The chorus of calls for an Independent Standards Authority (ISA) that tackles bullying and harassment in UK entertainment is growing louder. Keira Knightley, Naomie Harris and several high-profile industry figures are among the those supporting a cross-industry group working to create the new body.
UK Times Up, the British wing of the U.S. anti-harassment and assault body, first called for its creation, developing a framework in collaboration with law firm Fieldfisher that protects freelancers, self-employed workers and those on short-term contracts. It is now working with Creative UK to meet with different media stakeholders over the proposal.
In a statement released today supporting the project, Knightley said: “For anyone to fulfill their creative potential there cannot be fear or disrespect or any kind. We are all entitled to work in safe, respectful spaces where dignity for all is upheld. I believe the ISA is an important step in helping to achieve this.”
Added Harris: “No one should go to work fearful of harassment, bullying and abuse. For anyone to have their voice and reach their full potential, where we work must be safe and respectful. I believe the ISA is an important step in helping to achieve this.”
Both have previously revealed themselves as victims of assault during their time in the industry.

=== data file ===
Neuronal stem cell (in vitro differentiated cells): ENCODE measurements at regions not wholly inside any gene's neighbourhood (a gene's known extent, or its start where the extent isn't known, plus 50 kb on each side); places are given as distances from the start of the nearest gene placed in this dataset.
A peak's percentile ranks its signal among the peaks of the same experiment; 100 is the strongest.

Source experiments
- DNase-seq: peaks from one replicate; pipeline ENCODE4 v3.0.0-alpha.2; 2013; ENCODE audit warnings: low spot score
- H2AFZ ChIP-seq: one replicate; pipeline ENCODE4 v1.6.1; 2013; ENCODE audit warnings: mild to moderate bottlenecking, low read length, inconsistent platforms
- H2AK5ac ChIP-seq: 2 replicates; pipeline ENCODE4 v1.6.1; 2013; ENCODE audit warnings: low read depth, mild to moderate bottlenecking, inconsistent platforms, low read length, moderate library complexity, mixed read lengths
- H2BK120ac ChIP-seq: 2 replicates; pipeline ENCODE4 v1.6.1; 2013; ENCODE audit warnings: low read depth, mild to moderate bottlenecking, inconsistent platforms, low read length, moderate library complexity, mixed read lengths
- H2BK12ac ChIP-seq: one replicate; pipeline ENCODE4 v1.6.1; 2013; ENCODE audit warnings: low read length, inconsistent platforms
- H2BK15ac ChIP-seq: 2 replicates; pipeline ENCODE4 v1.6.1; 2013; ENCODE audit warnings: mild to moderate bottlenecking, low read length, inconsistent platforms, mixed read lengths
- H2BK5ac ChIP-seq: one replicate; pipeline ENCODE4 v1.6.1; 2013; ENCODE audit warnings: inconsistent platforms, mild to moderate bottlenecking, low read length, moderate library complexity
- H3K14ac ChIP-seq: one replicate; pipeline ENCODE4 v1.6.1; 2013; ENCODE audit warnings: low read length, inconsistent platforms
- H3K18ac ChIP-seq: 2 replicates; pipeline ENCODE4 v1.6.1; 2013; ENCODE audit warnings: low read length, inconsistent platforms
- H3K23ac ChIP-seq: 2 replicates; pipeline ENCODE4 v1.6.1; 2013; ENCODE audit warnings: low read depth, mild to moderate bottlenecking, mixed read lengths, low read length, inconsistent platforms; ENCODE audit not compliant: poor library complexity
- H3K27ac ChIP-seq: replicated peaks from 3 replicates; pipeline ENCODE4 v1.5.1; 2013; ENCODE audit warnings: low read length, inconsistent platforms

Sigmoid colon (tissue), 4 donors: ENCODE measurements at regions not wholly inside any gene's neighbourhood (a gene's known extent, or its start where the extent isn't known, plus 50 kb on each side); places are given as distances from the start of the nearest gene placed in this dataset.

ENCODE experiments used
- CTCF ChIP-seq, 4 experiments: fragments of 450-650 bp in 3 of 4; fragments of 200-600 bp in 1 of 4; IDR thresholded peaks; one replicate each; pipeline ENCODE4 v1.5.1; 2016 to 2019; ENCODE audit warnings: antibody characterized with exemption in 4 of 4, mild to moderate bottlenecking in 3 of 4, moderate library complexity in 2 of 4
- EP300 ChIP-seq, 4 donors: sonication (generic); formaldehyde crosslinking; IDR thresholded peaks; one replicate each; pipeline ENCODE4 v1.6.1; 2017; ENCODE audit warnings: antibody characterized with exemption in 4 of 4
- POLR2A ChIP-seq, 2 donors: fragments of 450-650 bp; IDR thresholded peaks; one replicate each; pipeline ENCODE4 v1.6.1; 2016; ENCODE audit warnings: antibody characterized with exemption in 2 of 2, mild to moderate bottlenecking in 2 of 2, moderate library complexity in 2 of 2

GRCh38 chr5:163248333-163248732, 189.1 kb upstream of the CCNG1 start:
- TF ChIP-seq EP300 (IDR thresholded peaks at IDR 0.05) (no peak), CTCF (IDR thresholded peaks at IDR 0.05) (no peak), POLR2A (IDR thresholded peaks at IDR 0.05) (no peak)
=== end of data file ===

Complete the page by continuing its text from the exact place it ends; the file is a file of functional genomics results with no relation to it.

UK Time’s UP Chair Heather Rabbatts said it was “a historic moment for the film and television industry to create a new body, which will provide a just process for complainants and for those accused, to drive accountability and integrity.”
“The ISA is a crucial development in the fight to eradicate unacceptable behaviour and support safe, respectful and dignified working conditions for all. We are all aware that whilst there are helplines and advice, which are, of course, crucially important, fear and suspicion remain and, in a sector dominated by freelancers with little or zero employment protection, and access to work being based on formal and informal networks, many continue to suffer in silence,” she added.
This comes after singer-songwriter Rebecca Ferguson last year went before a DCMS government committee to recall her experiences of bullying, harassment and discrimination in British media.
Ferguson today said: “The ISA is a monumental step that will support future creatives, which could include your children, grandchildren or family members. By supporting the ISA you are making our industry safer and impacting peoples’ lives in a very positive way. Every industry deserves good practice and standards so that we can all work together harmoniously.”
In 2017, UK Time’s Up first teamed with the BFI and Bafta to develop guidelines against bullying and harassment, which other creative sectors adopted. From this, Creative UK agreed a plan of action and began discussions with representatives from the music, TV, film, theatre, advertising, video games, and fashion sectors.
Bafta Chair Krishnendu Mujamdar, BFI Director of Culture and Inclusion Jennifer Smith and Head of Bectu Philippa Childs all provided statements in support of the project, along with government Culture Secretary Nadine Dorris, who said: “I feel strongly that it is for the creative industries to ensure the welfare of those working in them. I encourage industry to improve welfare standards and fully address unacceptable behaviour and practices.”
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